Travel by the book

Guidebooks ridiculously chart out a trip's every moment. And on some dark evenings, that's not so bad.

Published April 12, 2000 4:00PM (EDT)

Some years ago, when my husband J. and I were traveling in Europe, both barely 30, fairly ignorant and fairly brave, I hated the guidebooks that held us in thrall. They made a few days touring a foreign city read like weeks in the desert fleeing bandits. Was it really necessary to carry handy wash 'n wipes, premedicated this 'n thats, multi-use geegaws, mild detergent and clothes pins? All in secret pockets? Was it absolutely necessary to wear shirts that breathed? Must one stay hydrated, always? Sleep on schedule, like hostages or babies?

It was not clear to me that these books enhanced travel. Didn't they, in fact, usurp it? I hated to see my experience -- that wayside shrine I'd discovered, those sun-washed steps -- appear in quotation marks. I hated to have reality rated. And no matter how much boldface print they used, guidebooks actually encouraged inattention, it seemed to me, with their neat categorizations of the world, their obsessions with mundane safety and comfort, their normalizing of the strange. Under "Dangers and Annoyances," I thought, they should list complacency.

My antipathy lessened, though, one night in Italy, in the seaport city of Taranto. J. and I had overshot our day's destination, the small resort of Metaponto. Only some trains stopped at Metaponto, a useful fact the guidebook -- which tended to dwell at length on the intricacies and logistics of bathrooms -- failed to mention. Our train was not one of these. So we arrived instead at Taranto, described as industrial, poor and crime-ridden, very late at night.

The depot was deserted except for two backpacking American college boys who would barely speak to us. They huddled over their guidebook, we huddled over ours. Battered taxis softly panted in a crooked queue, their various signs looking improvised. There were no meters. The guidebook said don't get in unless there is a meter. But the drivers did not seem interested in going anywhere, anyway. They smoked and looked silently on as we set out walking.

J. had found a hotel in the book, "a few blocks from the train station." I tried to look purposeful. We both tried not to seem to lug our luggage, our increasingly heavy, expandable shoulder bags. I had decided that shoulder bags were less touristy than backpacks, or anything on wheels. And the Air Canada tags were to ward off terrorists, since it was l986 and the United States recently had bombed Libya. They had worked, so far.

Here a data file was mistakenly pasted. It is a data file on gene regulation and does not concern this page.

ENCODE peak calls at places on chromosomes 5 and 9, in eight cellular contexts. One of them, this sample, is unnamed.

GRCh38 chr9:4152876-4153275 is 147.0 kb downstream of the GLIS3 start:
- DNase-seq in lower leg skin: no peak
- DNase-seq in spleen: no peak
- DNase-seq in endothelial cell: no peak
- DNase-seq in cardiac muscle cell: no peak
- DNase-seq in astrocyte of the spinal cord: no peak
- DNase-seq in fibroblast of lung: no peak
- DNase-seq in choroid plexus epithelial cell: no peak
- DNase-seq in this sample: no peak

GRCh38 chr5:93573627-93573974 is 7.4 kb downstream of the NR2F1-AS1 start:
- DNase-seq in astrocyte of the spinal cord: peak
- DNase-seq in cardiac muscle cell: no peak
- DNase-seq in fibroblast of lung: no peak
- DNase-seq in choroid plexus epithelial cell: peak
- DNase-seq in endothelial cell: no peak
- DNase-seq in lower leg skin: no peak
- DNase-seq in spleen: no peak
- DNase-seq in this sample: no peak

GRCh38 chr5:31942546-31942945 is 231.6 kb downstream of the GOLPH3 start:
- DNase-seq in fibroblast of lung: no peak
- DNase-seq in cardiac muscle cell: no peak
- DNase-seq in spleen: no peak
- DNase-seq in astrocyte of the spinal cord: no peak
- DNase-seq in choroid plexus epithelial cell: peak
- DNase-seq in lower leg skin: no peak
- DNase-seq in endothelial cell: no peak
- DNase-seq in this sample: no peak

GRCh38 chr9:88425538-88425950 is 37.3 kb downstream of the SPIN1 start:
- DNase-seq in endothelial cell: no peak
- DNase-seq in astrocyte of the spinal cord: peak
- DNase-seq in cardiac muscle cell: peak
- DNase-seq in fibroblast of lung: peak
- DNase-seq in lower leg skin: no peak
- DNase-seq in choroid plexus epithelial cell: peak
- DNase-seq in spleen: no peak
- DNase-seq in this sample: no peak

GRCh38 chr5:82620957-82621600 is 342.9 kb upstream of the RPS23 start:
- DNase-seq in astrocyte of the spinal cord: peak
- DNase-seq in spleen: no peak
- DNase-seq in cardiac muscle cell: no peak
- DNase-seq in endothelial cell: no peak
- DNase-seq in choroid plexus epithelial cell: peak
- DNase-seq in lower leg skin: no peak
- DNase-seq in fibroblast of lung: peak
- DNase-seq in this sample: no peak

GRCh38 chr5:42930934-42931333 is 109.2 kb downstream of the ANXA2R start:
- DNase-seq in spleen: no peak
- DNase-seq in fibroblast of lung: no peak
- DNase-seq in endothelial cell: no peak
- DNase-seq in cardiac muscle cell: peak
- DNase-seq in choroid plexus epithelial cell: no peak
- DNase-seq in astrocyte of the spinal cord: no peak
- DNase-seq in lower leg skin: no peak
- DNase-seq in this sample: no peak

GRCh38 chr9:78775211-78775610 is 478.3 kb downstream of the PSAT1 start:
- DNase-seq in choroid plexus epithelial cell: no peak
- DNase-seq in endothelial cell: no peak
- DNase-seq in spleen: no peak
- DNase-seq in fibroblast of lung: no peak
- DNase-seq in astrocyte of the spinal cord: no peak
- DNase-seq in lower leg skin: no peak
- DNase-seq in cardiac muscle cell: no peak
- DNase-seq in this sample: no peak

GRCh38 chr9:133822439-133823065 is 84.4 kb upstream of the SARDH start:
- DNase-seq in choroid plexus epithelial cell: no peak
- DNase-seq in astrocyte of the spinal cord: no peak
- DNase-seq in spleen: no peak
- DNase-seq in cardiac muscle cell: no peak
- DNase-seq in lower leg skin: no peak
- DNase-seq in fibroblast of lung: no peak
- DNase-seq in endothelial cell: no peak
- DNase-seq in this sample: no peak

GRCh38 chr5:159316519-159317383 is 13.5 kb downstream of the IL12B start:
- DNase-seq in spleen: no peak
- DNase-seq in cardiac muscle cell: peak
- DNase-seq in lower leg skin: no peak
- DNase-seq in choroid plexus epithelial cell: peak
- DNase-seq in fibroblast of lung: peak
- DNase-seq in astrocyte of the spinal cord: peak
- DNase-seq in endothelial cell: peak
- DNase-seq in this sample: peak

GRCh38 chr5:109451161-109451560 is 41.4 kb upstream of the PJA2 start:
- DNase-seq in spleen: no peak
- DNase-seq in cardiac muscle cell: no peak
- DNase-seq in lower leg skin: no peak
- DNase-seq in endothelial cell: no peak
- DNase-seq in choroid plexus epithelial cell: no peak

Nasty encounters of a more personal nature comprised our fears as we walked away from the station and down an increasingly dark street. J. stopped abruptly when no hotel materialized, saying we should go back, that it was silly to be out meandering at 1 a.m. But just as we turned around, an unmarked car crept alongside us, the driver posing one-word questions in English. Hotel? Taxi? Hotel?

We got in, with some trepidation, and J. jumped into a volley of questions and answers in Italian that seemed barely connected. He was in charge of this part of the trip (my responsibility had been France), and, while he had good command of basic guidebook grammar and vocabulary, his delivery, I could see, was often all wrong.

"Domani," he might mutter to a desk clerk. No response.

"Domani!" I would echo, as if overjoyed or surprised or angry or desperate. Sometimes I'd elevate my hand, palm inward, fingers flat, as if I were a martyred saint indicating heaven. Guidebooks were fine for lists, but they forgot drama.

"Ah! Domani, sl, sl," would come the unperturbed reply.

In the wee, dark hours in the back seat of that car, I had no energy or inclination for theater; J. had to fumble for the words alone. I realized, though, that he was trying to get the driver to take us all the way back to Metaponto.

"Non!" I interjected, picturing our bodies dumped out under the olive trees. So we ended up going, after all, to the driver's friend's "very good hotel," an option J. had resisted.

It was a warehouse down on the waterfront. Absolutely dark within, no identifying signs, no streetlights illuminating it from without. We got out of the car and looked at each other, our eyes wide. J. paid the driver a seemingly arbitrary sum. (No meter.) The car crawled away.